[Skip to Content]
[Skip to Content Landing]
July 1933

The Process of Human Behavior.

Arch NeurPsych. 1933;30(1):241-242. doi:10.1001/archneurpsyc.1933.02240130249022

This article is only available in the PDF format. Download the PDF to view the article, as well as its associated figures and tables.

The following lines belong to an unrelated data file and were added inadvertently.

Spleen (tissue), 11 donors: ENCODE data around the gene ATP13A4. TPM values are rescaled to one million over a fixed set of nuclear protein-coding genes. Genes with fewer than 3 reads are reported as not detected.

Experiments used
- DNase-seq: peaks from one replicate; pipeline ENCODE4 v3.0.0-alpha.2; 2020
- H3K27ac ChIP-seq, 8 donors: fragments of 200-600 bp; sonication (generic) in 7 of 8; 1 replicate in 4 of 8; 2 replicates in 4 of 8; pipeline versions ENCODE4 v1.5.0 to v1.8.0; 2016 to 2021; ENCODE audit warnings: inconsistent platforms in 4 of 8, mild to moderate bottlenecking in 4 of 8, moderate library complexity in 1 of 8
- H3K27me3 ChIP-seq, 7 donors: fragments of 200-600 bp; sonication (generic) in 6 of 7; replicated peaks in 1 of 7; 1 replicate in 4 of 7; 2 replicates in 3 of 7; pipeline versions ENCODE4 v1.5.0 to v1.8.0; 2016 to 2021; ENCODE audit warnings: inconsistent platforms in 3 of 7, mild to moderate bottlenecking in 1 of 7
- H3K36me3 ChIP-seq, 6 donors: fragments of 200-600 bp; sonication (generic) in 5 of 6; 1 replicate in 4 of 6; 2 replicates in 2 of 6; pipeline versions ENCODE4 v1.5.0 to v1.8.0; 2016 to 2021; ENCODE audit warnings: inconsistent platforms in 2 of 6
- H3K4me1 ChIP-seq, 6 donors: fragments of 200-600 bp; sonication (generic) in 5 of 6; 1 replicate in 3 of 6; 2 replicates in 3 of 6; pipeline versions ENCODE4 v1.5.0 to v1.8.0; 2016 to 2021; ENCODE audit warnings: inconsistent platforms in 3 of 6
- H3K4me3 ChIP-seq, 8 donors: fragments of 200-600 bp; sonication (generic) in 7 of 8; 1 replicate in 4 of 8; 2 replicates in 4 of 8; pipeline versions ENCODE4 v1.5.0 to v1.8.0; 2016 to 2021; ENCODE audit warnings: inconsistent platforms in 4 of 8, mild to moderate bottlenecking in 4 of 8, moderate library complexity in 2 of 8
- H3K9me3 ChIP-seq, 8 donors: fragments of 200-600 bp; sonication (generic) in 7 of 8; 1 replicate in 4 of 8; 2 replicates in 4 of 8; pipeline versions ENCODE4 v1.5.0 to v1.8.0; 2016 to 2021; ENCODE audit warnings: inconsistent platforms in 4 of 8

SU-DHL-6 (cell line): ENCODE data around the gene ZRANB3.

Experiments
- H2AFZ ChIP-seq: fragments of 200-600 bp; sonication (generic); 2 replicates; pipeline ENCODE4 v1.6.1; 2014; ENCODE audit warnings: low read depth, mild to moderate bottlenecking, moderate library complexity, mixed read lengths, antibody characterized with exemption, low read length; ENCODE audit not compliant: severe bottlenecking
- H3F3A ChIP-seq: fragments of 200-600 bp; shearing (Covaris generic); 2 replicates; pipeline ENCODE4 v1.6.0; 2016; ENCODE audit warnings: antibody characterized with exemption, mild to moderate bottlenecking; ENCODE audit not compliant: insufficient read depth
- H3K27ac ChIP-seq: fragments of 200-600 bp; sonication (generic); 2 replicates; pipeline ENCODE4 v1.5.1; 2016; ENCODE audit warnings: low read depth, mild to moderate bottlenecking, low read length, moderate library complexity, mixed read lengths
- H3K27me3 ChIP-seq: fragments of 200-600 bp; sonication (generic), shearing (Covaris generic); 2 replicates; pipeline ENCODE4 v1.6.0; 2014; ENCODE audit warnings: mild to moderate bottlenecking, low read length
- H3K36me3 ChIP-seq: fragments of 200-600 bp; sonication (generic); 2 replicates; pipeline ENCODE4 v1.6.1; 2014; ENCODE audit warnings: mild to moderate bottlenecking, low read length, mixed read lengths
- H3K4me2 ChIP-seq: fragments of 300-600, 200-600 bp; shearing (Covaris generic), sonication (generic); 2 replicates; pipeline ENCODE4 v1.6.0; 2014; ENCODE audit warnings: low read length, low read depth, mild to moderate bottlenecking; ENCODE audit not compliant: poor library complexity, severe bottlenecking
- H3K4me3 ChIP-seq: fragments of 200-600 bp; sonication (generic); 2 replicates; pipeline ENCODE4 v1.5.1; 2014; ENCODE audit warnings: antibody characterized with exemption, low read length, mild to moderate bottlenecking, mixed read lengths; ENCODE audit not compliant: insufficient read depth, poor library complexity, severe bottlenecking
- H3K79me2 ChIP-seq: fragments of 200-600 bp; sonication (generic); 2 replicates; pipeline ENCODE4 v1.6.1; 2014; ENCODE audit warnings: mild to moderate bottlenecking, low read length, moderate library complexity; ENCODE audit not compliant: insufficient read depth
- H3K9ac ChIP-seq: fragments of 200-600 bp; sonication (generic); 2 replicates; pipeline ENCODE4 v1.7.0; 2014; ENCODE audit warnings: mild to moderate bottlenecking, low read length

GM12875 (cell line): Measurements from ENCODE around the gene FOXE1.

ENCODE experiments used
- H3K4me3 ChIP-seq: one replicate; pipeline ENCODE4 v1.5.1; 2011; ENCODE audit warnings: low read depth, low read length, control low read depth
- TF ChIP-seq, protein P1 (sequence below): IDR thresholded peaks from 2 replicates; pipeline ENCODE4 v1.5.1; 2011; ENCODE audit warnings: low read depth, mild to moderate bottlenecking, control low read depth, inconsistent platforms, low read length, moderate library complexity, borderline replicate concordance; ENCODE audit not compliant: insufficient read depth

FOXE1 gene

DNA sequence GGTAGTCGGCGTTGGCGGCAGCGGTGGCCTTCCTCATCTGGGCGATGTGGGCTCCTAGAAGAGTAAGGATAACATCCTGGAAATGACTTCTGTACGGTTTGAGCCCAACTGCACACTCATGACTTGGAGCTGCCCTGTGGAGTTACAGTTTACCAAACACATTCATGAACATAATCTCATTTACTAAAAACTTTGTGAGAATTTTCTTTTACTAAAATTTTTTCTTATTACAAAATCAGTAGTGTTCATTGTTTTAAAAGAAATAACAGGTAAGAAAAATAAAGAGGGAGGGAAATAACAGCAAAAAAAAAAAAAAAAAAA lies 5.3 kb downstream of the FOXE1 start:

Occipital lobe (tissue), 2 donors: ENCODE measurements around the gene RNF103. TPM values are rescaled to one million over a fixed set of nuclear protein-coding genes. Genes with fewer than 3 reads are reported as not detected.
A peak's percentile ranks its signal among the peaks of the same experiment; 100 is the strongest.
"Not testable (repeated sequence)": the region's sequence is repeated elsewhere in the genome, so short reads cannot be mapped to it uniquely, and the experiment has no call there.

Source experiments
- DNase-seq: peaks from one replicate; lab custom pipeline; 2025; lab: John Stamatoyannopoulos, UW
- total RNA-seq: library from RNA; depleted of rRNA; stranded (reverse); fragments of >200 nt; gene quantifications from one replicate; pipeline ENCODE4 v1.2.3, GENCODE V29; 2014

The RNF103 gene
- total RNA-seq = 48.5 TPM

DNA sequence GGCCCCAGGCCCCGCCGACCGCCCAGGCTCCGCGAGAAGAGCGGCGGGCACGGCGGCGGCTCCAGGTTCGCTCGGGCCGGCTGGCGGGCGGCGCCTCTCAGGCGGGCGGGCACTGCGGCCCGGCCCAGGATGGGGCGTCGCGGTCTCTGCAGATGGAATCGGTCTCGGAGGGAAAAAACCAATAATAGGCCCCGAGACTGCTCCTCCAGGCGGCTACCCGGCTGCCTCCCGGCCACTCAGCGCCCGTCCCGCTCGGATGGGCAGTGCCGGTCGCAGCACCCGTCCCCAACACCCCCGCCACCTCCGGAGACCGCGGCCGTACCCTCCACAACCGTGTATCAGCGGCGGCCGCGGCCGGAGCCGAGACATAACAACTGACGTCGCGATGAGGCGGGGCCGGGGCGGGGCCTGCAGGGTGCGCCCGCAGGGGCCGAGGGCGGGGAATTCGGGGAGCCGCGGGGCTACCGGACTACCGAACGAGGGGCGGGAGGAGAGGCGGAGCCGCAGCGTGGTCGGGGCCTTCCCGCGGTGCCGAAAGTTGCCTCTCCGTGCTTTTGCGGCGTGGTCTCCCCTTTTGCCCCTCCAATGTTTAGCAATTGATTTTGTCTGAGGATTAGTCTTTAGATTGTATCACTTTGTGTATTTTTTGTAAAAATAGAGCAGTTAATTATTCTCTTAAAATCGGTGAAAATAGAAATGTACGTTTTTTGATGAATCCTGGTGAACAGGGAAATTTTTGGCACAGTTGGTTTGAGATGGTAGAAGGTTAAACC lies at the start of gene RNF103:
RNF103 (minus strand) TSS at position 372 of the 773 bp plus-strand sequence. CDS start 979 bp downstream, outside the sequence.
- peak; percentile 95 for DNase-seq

This book purports to be based on the authors' clinical observations of infants and young children. Some of the actual observations presented in chapters 3 and 4 on the development of sensorimotor activities are of interest; e. g., responses to pain appear earlier in the anterior (upper) end of the body, and develop more rapidly than those in the posterior (lower) parts. The majority of infants below 20 hours of age are unable to make a perfectly coordinated defensive movement of the two arms and hands. Infants as old as 320 hours (somewhat over 13 days), however, are still unable to make an immediate perfectly coordinated defense reaction of the two arms. Chapter 5 is valuable because attention is drawn to the fact that the evaluation of a child's emotional response to a situation is usually in terms of the observer's response to the situation. Such clinical material is of